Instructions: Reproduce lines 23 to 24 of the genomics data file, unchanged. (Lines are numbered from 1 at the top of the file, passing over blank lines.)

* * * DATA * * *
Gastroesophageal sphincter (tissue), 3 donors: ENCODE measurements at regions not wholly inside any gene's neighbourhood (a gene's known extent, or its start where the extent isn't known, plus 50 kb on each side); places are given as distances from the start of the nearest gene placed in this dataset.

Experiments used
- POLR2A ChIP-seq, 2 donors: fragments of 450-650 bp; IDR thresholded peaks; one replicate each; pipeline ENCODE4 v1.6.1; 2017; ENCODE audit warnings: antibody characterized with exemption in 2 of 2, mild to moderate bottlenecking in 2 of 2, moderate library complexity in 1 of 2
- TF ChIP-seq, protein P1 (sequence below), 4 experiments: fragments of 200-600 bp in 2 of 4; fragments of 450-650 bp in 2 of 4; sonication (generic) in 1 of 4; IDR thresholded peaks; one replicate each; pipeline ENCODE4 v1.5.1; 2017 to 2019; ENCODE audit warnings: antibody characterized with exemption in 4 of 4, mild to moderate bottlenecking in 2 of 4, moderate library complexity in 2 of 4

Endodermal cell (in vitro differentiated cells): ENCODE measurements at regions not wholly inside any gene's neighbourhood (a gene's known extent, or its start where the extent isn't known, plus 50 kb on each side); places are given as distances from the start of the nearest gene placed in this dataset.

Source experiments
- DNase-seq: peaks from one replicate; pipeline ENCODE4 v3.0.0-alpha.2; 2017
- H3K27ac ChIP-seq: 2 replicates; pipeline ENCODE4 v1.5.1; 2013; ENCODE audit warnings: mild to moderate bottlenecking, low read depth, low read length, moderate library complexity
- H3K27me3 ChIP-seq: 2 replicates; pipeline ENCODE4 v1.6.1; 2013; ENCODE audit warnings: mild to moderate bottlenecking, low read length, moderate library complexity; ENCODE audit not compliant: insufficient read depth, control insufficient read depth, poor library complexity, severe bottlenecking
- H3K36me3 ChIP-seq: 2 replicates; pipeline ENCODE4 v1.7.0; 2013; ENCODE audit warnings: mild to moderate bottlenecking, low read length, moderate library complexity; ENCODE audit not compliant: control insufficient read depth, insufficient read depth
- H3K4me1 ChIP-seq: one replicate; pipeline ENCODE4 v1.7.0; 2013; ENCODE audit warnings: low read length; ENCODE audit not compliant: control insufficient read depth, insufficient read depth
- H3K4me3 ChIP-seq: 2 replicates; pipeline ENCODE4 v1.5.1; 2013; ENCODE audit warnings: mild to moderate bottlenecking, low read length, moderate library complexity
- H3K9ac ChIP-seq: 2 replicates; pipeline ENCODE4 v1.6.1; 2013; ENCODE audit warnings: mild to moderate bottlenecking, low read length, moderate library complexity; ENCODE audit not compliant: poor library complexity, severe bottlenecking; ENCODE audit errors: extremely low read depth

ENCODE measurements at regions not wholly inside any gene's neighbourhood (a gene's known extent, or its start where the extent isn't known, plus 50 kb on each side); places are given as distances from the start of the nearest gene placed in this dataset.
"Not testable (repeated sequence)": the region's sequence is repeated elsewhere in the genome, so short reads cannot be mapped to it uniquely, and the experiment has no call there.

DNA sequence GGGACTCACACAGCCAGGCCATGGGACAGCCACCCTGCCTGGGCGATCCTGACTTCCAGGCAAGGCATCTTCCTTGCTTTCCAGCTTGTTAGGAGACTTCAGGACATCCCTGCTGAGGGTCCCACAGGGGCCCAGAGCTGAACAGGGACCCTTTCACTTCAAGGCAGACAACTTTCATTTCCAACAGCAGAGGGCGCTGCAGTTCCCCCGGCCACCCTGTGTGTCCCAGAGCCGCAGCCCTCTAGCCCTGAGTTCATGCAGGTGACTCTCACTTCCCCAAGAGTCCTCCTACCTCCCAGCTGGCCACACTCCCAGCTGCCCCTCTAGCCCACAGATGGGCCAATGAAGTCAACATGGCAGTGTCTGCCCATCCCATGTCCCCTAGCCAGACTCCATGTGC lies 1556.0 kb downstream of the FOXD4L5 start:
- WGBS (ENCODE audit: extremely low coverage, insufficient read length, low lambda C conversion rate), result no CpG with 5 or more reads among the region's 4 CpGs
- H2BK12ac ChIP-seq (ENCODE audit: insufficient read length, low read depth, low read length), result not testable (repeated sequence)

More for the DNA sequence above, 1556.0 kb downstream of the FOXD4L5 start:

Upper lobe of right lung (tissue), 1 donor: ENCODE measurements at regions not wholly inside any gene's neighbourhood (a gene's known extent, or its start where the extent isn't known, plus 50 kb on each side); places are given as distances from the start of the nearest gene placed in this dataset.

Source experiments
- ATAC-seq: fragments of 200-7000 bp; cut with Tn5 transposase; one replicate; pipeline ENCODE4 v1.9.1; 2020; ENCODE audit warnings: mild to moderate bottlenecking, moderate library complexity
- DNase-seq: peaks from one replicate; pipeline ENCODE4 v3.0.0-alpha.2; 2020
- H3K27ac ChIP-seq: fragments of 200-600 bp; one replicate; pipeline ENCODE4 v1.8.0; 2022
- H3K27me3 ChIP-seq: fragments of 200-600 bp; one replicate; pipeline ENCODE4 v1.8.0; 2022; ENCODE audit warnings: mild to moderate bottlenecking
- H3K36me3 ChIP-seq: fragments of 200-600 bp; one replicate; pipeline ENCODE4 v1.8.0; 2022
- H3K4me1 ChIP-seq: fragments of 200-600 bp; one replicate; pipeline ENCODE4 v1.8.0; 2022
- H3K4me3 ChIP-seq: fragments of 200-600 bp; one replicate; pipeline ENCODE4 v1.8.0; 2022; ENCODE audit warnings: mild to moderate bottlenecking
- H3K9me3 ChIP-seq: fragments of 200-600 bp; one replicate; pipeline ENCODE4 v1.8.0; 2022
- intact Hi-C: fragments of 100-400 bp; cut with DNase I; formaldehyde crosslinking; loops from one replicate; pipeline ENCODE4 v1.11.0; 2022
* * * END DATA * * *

- DNase-seq: peaks from one replicate; pipeline ENCODE4 v3.0.0-alpha.2; 2020
- H3K27ac ChIP-seq: fragments of 200-600 bp; one replicate; pipeline ENCODE4 v1.8.0; 2022